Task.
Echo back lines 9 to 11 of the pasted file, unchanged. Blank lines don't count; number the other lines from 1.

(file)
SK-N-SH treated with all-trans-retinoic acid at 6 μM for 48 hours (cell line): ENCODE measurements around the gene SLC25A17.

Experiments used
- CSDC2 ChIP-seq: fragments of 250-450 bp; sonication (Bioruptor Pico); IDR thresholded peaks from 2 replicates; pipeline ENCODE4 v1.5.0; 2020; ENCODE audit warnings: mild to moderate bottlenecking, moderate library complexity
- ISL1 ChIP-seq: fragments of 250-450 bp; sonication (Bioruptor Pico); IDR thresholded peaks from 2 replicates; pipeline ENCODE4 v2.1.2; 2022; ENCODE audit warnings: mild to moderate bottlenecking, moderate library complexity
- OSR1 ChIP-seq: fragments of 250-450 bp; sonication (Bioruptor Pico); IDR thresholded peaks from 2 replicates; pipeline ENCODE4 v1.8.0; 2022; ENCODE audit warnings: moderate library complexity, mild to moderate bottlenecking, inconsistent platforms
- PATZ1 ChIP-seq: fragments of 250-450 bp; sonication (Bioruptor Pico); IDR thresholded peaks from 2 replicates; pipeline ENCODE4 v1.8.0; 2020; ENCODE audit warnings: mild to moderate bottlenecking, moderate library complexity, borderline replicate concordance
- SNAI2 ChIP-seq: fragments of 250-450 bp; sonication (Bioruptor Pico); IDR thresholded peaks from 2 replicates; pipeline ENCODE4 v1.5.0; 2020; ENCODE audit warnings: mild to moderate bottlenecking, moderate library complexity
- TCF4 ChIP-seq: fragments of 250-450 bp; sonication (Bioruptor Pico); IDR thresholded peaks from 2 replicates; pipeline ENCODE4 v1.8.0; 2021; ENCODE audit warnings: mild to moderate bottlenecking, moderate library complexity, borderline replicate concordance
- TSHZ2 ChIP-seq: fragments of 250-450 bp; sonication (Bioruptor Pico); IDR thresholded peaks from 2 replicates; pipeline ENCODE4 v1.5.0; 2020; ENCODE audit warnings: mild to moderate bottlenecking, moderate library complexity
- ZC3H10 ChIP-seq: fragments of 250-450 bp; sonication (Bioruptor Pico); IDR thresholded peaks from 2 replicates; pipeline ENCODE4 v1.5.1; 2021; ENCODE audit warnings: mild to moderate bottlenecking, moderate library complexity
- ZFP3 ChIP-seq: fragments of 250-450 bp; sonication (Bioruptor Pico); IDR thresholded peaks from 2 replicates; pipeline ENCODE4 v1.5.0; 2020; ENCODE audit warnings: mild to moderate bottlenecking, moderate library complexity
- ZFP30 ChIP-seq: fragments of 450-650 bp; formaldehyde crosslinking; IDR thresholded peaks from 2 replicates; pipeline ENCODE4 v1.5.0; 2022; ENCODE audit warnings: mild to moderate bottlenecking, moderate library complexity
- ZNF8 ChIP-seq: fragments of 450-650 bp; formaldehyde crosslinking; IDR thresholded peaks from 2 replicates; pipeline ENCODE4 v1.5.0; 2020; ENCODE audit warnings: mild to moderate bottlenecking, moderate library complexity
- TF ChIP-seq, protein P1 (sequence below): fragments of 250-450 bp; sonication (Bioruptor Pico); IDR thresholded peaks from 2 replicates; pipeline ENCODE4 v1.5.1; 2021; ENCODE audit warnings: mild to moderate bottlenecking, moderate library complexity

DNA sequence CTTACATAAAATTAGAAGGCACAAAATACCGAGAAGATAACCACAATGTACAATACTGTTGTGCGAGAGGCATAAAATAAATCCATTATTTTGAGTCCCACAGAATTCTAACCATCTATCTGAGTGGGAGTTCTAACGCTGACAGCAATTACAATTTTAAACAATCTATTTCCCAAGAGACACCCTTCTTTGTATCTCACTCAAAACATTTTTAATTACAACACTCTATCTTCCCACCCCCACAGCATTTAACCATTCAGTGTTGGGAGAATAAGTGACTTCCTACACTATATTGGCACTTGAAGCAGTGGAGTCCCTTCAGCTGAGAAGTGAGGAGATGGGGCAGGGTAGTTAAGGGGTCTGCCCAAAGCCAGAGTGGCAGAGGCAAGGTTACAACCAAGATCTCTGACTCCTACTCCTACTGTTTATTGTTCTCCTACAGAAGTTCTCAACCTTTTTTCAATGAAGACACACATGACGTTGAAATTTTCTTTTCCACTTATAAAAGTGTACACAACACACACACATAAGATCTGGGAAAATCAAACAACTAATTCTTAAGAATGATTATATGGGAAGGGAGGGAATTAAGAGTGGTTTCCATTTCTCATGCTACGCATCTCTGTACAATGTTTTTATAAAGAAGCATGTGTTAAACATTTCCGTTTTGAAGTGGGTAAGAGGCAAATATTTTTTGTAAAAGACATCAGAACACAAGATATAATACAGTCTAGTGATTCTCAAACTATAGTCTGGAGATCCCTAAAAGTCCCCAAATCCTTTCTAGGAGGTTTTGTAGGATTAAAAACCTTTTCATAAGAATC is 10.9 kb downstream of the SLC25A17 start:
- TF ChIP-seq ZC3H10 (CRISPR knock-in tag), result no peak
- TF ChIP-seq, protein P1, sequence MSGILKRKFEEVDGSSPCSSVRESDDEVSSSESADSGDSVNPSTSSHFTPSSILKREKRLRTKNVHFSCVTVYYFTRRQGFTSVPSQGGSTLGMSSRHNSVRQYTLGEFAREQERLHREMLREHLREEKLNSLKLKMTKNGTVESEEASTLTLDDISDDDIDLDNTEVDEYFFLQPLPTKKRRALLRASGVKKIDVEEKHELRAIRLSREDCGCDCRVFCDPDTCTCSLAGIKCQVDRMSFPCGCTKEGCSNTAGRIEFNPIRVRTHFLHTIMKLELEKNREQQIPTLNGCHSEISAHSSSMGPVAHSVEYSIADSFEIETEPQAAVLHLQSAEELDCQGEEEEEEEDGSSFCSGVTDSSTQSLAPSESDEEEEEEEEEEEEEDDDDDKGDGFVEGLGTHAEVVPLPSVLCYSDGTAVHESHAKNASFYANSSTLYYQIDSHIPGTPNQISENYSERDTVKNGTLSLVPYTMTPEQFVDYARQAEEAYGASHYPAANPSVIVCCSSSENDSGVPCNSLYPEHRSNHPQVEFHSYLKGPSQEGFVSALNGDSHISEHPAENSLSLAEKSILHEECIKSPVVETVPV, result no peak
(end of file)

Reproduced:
- TSHZ2 ChIP-seq: fragments of 250-450 bp; sonication (Bioruptor Pico); IDR thresholded peaks from 2 replicates; pipeline ENCODE4 v1.5.0; 2020; ENCODE audit warnings: mild to moderate bottlenecking, moderate library complexity
- ZC3H10 ChIP-seq: fragments of 250-450 bp; sonication (Bioruptor Pico); IDR thresholded peaks from 2 replicates; pipeline ENCODE4 v1.5.1; 2021; ENCODE audit warnings: mild to moderate bottlenecking, moderate library complexity
- ZFP3 ChIP-seq: fragments of 250-450 bp; sonication (Bioruptor Pico); IDR thresholded peaks from 2 replicates; pipeline ENCODE4 v1.5.0; 2020; ENCODE audit warnings: mild to moderate bottlenecking, moderate library complexity